This tutorial is about a bind off that is ideal for finishing off “knit 1, purl 1” ribbing. It is known as an Italian or as a tubular bind off, but no matter how you call it, this way of closing stitches is definitely worth a try. It is stretchy, does not form a ridge and makes the ribbing wrap around the edge creating a beautiful polished look of a well-finished fabric.
The downside is – this bind off is a bit fiddly to make, but don’t worry, I’ll guide you through every step with detailed instructions and tips.
A few notes before we get started:
1. This bind off is perfect for 1×1 ribbing. It works for other stitch patterns as well, but the finished look is not as nice.
2. It’s a variation of a “sewn bind off”, and that means we’ll work with a wool needle. Because a wool needle is usually sharper than a knitting needle, be careful not to split the yarn as you bind off stitches.
3. We’ll join stitches in pairs – knits to knits and purls to purls.
Now let’s get to binding off stitches!
If you are a visual learner, click here to watch every step described below in a video tutorial.
This part is optional. You can follow instructions in the “Bind Off Itself” part right away, but working preparation rows gives the bind off edge a more polished look.
As you see in the photo below, the edge of the swatch on the left is flat while the edge of the swatch on the right is fuller and more rounded. That edge is made with the preparation rows.
Plus, these rows ensure that the edge won’t become too wide as you wear the project. Click here to see the difference in the amount of stretch between edges bound off with and without preparation rows.
If you’d like to make the edge moderately stretchy and nicely rounded, work two preparation rows before you start binding off stitches:
Row 1: [knit 1, slip 1 with the yarn at the front of the work], repeat brackets to the last two stitches of the row, then knit 1 and purl 1.
Row 2: same as row 1.
As a result, you’ll get a look that is very similar to the look of 1×1 ribbing, but there will be strands in place of purl stitches in the top row.
I assume that your pattern starts with a “knit 1” because it’s the most common way to work “knit 1, purl 1” ribbing. If it starts with a purl stitch, then begin the preparation row with a “slip 1 with yarn in front” and knit the next stitch. The main idea is to knit the knit stitches and slip the purls.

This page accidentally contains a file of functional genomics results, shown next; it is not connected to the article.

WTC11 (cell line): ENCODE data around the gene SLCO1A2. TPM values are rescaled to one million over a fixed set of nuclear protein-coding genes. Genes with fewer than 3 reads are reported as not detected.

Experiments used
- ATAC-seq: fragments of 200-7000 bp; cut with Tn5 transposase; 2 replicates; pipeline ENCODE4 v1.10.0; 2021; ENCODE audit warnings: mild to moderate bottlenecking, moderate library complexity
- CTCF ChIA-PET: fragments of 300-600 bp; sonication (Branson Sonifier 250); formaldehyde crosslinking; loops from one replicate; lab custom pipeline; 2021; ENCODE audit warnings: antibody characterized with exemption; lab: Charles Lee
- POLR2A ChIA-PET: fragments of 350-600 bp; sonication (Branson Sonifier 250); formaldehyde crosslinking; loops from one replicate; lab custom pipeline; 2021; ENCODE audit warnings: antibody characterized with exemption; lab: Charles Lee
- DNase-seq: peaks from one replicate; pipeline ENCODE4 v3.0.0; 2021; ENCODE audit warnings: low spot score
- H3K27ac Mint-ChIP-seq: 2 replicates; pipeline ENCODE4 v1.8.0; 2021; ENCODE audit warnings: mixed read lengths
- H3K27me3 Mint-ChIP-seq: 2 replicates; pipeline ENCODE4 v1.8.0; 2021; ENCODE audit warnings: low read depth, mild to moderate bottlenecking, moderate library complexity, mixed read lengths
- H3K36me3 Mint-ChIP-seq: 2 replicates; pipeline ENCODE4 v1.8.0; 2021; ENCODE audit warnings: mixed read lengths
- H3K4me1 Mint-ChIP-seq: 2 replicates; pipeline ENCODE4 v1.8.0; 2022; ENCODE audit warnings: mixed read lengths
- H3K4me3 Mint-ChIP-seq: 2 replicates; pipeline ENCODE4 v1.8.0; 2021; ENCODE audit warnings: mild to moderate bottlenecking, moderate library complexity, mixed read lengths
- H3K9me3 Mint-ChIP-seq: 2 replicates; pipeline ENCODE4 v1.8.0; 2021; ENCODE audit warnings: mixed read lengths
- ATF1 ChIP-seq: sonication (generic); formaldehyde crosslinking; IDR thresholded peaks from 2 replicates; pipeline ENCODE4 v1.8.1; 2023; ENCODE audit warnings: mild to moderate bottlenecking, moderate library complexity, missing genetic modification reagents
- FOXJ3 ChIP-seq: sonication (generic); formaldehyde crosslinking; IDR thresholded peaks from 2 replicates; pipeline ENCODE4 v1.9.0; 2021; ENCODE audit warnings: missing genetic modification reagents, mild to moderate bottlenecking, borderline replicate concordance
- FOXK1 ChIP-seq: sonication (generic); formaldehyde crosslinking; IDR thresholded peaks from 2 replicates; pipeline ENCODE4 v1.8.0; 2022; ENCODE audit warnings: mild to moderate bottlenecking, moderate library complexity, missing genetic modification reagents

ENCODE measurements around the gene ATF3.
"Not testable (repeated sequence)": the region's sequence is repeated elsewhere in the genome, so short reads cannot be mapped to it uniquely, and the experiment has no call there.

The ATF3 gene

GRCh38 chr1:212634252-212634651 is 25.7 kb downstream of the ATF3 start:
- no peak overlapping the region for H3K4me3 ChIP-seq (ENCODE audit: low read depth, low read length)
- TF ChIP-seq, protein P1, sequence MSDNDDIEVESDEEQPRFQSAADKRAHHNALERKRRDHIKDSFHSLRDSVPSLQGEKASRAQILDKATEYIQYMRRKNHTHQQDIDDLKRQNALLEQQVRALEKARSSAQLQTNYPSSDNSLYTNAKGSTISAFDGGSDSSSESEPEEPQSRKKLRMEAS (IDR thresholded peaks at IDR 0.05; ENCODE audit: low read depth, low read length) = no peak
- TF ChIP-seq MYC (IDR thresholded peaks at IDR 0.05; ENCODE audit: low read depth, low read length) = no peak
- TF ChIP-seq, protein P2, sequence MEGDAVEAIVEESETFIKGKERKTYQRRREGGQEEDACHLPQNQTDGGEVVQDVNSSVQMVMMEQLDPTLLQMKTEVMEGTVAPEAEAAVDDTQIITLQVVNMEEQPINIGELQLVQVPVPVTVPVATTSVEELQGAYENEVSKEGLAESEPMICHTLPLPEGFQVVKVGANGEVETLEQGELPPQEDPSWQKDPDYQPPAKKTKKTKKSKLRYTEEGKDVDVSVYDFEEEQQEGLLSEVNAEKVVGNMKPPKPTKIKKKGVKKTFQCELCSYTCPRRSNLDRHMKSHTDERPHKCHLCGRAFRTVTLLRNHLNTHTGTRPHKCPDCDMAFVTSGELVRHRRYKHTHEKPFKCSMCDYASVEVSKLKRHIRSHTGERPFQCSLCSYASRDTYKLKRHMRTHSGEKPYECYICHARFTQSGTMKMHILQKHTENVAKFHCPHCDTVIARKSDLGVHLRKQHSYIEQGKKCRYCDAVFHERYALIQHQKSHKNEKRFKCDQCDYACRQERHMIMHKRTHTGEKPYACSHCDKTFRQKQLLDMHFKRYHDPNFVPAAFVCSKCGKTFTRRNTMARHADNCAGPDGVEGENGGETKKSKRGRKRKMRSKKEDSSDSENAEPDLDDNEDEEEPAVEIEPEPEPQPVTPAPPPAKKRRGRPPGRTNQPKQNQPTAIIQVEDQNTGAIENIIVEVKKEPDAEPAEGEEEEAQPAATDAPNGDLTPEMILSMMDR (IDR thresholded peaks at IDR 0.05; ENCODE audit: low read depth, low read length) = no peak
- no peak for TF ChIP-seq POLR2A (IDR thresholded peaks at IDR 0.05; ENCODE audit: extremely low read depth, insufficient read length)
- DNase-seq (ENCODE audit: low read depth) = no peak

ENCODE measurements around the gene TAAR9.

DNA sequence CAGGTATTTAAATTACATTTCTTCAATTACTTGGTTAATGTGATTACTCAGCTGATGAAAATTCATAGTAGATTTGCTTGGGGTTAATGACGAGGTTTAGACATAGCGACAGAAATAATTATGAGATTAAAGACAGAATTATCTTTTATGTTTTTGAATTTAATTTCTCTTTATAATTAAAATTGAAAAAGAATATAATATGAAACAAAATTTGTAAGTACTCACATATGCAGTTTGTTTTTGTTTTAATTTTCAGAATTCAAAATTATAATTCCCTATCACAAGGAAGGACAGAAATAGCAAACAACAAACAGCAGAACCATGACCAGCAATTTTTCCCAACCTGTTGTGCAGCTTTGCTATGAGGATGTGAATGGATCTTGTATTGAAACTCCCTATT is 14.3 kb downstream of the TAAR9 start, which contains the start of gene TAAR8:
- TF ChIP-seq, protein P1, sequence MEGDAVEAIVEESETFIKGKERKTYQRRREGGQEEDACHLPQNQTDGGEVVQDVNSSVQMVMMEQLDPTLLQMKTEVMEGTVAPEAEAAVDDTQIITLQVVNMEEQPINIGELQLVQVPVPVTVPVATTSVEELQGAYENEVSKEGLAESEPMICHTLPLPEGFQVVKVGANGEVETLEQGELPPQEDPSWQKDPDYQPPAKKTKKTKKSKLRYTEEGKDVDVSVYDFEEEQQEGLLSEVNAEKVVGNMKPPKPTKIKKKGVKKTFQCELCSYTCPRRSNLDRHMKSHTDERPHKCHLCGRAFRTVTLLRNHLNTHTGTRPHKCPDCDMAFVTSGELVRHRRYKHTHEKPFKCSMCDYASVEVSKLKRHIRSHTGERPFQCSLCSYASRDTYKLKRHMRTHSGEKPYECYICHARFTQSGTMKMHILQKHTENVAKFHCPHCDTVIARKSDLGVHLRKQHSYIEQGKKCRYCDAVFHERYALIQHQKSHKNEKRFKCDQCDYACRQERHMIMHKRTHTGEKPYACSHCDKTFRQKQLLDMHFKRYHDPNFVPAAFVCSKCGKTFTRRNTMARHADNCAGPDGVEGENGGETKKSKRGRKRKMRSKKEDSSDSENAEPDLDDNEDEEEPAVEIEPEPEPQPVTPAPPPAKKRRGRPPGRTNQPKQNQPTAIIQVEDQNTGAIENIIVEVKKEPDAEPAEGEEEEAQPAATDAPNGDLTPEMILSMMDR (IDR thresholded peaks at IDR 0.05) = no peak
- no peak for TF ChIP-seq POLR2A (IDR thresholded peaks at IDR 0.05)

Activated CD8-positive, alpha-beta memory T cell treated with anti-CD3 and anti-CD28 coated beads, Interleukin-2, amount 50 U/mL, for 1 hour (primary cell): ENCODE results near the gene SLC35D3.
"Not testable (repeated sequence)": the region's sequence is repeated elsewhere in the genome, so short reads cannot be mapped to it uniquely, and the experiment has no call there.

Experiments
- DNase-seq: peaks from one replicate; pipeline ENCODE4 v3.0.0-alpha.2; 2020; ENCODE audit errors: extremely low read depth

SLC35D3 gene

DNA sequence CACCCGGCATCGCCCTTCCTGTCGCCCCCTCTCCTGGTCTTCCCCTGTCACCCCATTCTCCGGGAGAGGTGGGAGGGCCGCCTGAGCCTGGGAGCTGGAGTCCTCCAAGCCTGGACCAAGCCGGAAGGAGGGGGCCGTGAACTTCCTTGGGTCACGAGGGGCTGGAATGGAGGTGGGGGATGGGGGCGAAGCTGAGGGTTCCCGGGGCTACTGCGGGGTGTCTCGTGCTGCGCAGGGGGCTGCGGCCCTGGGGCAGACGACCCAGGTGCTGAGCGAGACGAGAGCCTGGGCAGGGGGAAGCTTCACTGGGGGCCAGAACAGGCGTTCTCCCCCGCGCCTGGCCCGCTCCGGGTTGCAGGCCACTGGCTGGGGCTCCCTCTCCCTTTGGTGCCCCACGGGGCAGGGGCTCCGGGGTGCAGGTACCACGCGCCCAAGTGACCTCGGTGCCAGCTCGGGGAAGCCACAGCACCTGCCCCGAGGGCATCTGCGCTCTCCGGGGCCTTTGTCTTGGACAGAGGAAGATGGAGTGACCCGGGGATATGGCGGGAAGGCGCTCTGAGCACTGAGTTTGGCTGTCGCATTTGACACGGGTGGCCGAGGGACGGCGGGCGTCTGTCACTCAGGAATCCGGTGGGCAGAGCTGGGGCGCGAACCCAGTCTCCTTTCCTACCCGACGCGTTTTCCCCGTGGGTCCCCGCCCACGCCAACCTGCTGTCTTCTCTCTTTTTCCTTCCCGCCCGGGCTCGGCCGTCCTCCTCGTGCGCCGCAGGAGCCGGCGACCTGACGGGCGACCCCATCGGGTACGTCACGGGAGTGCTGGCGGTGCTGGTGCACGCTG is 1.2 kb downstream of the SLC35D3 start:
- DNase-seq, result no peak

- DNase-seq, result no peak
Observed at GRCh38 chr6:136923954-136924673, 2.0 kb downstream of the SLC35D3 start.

BIND OFF ITSELF
Leave a tail that is at least three times longer than the bind off edge, and cut the yarn. Thread the tail into a wool needle.
I will use a piece of yarn in a different colour to make the instructions easier to understand, but of course, in real life, the yarn tail will be in the same colour as the stitches.
1. The first step of the bind off edge is a bit tricky, but it is essential to make sure the right side of the edge nicely shaped. In this step, I will also assume that the first stitch on your needle is a knit.
Place the wool needle at the back of the first knit stitch and then insert it from left to right into the first purl stitch, as it is shown in the photo below, and in this part of the video.
Pull the yarn through.
2. Now we’ll join two knit stitches. Insert the wool needle from left to right into the first knit stitch on the needle. Slip this stitch off the needle. Then insert the wool needle into the next knit stitch from right to left.
Slip the second knit stitch off the needle along with the first purl stitch. Pull the yarn through, but don’t pull it too tight. Make sure the strand at the top of the work is about as long as one leg of a stitch.
3. In this step, we’ll join two purl stitches. Insert the wool needle from back to front into the purl stitch that is slipped off the needle, and from left to right into the purl stitch that is on the needle.
Slip the purl stitch off the needle, pull the yarn through and form the strand at the top of the edge.
4. Now let’s join two knit stitches again. Insert the wool needle from front to back into the knit stitch that is slipped off the needle, and from right to left into the knit stitch that is on the needle.
Slip the stitch off the needle, pull the yarn through and form the strand at the top of the edge.
Repeat steps 3 and 4 to the end of the row. Then insert the wool needle from front to back into the last knit stitch, and from right to left into the last purl stitch.
Pull tight and secure the yarn.
Enjoy the beautiful bind off edge you’ve just created!
If you enjoyed this tutorial,
here’s something else you might find helpful:
“Neat Side Edges” Book
Learn twelve ways to make side edges of a knitted project nice and tidy. Plus, ways to fix side edges, and a way to improve edges of finished projects.
Dealing with Unfinished Projects
Dictionary of Knitting Symbols and Abbreviations – E-Book
Eastern (Russian) Knitting Simplified
How to Shape Neckline Without Binding Off Stitches – E-Book